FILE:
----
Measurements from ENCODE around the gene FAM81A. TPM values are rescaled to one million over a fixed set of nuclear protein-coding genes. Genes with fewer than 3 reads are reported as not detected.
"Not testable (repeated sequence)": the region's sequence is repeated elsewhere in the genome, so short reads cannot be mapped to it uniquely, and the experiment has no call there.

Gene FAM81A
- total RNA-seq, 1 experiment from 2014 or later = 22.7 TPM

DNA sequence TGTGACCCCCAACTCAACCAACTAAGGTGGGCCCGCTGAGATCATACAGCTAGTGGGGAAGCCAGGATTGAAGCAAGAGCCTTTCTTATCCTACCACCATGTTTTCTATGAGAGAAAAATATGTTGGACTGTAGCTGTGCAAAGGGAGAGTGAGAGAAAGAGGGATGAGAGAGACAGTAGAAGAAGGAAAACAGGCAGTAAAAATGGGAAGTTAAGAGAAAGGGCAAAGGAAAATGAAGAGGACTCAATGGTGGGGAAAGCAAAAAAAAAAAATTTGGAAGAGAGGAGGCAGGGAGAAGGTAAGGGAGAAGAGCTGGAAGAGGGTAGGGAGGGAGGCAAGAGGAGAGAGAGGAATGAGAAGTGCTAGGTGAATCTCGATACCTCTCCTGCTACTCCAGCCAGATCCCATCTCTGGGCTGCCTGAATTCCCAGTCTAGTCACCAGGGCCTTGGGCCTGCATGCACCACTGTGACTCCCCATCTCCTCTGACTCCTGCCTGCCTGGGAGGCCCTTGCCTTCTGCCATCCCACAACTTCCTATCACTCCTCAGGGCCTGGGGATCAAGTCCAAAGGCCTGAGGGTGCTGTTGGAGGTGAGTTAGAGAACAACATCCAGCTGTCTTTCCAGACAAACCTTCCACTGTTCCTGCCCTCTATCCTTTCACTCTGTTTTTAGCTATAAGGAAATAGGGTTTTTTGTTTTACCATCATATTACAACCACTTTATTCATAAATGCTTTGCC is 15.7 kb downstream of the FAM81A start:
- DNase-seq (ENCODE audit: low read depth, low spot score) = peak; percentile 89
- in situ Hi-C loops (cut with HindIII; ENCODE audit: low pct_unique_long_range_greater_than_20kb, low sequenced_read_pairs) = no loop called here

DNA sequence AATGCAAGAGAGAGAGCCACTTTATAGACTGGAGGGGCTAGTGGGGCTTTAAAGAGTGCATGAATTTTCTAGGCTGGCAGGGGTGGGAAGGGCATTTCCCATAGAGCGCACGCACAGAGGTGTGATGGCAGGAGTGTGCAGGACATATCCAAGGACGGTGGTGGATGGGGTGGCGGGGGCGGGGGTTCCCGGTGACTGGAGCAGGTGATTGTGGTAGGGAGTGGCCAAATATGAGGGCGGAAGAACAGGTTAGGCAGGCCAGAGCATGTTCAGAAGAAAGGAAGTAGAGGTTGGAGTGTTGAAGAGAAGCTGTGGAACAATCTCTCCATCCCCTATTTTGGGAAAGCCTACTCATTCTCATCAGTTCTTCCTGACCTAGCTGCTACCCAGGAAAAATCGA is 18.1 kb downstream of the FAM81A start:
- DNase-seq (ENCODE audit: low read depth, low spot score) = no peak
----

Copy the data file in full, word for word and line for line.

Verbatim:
Measurements from ENCODE around the gene FAM81A. TPM values are rescaled to one million over a fixed set of nuclear protein-coding genes. Genes with fewer than 3 reads are reported as not detected.
"Not testable (repeated sequence)": the region's sequence is repeated elsewhere in the genome, so short reads cannot be mapped to it uniquely, and the experiment has no call there.

Gene FAM81A
- total RNA-seq, 1 experiment from 2014 or later = 22.7 TPM

DNA sequence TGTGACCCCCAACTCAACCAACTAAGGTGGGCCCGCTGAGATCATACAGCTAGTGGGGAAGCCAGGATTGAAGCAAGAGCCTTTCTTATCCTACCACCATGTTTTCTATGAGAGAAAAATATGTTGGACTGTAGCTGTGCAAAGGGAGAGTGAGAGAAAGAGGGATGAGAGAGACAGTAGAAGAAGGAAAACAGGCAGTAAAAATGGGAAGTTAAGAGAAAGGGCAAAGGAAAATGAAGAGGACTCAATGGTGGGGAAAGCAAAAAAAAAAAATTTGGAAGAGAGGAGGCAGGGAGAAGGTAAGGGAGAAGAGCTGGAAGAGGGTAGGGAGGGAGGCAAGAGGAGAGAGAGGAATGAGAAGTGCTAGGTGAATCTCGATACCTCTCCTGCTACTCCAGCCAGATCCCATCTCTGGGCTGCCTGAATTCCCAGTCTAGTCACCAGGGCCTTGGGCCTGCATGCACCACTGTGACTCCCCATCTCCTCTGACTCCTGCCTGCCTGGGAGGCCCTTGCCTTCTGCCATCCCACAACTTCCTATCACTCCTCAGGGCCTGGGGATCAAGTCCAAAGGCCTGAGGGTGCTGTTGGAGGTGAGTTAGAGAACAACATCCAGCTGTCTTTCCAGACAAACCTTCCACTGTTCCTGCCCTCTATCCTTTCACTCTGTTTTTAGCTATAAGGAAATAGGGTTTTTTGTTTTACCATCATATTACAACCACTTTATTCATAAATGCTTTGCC is 15.7 kb downstream of the FAM81A start:
- DNase-seq (ENCODE audit: low read depth, low spot score) = peak; percentile 89
- in situ Hi-C loops (cut with HindIII; ENCODE audit: low pct_unique_long_range_greater_than_20kb, low sequenced_read_pairs) = no loop called here

DNA sequence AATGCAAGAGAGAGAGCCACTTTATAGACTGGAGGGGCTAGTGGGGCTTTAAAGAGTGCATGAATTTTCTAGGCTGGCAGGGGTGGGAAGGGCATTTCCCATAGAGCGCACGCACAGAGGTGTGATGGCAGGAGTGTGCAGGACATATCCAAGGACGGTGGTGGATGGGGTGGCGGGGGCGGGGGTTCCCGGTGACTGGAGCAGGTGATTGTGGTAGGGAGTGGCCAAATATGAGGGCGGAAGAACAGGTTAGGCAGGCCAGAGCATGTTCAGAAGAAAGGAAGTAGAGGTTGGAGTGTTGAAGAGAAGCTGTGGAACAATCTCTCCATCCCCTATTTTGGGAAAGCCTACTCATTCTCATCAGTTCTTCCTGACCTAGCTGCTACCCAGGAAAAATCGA is 18.1 kb downstream of the FAM81A start:
- DNase-seq (ENCODE audit: low read depth, low spot score) = no peak